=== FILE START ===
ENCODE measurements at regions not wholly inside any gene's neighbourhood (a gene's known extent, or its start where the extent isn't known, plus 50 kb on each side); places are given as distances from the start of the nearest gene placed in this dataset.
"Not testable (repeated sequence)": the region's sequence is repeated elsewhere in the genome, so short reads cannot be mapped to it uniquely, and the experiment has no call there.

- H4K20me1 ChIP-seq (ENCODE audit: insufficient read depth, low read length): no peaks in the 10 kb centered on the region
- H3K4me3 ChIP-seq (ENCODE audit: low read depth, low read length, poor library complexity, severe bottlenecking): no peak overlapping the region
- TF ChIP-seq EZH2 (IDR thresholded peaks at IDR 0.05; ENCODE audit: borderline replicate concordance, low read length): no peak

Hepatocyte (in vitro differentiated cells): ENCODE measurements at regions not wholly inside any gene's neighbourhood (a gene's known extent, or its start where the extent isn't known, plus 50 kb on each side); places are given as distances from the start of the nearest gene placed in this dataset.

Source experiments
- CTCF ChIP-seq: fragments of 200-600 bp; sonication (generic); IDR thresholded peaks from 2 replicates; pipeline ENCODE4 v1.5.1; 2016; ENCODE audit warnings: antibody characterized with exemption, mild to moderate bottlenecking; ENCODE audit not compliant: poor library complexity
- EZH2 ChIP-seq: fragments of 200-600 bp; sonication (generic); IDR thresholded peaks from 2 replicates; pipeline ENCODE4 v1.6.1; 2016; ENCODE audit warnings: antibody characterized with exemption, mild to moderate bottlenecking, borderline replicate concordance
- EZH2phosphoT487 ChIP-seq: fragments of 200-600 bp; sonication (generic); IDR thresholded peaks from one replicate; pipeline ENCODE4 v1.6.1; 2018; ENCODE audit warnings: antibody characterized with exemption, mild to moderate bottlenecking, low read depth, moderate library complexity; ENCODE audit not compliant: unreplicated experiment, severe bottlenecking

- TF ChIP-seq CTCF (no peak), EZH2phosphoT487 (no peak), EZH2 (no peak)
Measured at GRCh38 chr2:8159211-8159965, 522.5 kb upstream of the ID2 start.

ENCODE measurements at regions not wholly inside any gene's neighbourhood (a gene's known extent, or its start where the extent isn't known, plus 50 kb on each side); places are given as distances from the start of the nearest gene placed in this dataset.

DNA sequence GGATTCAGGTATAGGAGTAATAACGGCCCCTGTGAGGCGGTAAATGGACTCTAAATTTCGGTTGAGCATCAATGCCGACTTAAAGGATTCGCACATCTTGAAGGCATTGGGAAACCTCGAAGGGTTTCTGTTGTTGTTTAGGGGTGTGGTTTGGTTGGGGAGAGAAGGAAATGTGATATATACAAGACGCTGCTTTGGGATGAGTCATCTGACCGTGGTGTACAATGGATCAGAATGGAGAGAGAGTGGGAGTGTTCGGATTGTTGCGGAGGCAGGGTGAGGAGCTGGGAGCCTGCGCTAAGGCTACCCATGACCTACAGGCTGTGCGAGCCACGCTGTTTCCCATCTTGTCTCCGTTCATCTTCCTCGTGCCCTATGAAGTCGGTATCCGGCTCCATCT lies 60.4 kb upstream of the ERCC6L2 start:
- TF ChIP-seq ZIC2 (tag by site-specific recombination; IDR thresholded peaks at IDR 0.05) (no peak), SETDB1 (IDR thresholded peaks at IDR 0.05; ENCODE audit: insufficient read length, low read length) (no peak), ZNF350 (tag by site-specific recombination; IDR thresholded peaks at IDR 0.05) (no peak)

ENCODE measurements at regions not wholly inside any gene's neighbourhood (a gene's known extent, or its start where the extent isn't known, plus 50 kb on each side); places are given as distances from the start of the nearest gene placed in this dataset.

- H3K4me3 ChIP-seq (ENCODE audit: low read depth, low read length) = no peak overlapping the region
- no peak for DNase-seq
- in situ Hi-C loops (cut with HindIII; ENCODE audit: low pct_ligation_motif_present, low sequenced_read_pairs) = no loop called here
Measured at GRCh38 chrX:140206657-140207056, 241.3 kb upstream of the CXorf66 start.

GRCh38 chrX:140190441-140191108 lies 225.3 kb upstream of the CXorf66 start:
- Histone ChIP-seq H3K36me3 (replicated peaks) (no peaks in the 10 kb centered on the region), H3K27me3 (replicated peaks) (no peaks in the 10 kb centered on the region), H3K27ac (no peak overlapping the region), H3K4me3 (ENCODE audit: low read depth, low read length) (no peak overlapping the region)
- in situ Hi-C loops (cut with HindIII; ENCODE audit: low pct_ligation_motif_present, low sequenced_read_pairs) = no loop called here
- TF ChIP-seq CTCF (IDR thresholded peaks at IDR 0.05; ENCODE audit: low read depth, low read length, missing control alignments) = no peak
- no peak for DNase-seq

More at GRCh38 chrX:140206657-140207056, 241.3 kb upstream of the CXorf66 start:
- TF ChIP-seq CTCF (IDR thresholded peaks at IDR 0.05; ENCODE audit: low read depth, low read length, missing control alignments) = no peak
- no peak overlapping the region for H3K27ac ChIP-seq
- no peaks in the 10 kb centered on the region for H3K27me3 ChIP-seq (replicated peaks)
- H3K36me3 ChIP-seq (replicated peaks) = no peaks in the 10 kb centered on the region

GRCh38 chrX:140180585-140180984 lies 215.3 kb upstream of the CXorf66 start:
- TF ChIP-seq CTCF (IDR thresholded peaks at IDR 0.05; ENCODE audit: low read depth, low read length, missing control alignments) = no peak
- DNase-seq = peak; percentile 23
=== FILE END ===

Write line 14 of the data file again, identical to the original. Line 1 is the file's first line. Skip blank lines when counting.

DNA sequence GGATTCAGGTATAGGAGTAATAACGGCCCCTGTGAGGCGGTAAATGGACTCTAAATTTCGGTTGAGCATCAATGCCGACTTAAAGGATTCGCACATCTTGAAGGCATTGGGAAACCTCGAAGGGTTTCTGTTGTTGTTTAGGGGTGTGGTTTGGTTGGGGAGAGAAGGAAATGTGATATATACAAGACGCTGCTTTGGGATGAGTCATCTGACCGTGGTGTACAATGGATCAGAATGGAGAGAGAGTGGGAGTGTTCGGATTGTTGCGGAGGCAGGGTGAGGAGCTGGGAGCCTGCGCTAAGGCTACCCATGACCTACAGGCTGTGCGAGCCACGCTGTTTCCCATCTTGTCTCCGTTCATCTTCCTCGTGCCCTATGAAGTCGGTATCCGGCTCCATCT lies 60.4 kb upstream of the ERCC6L2 start: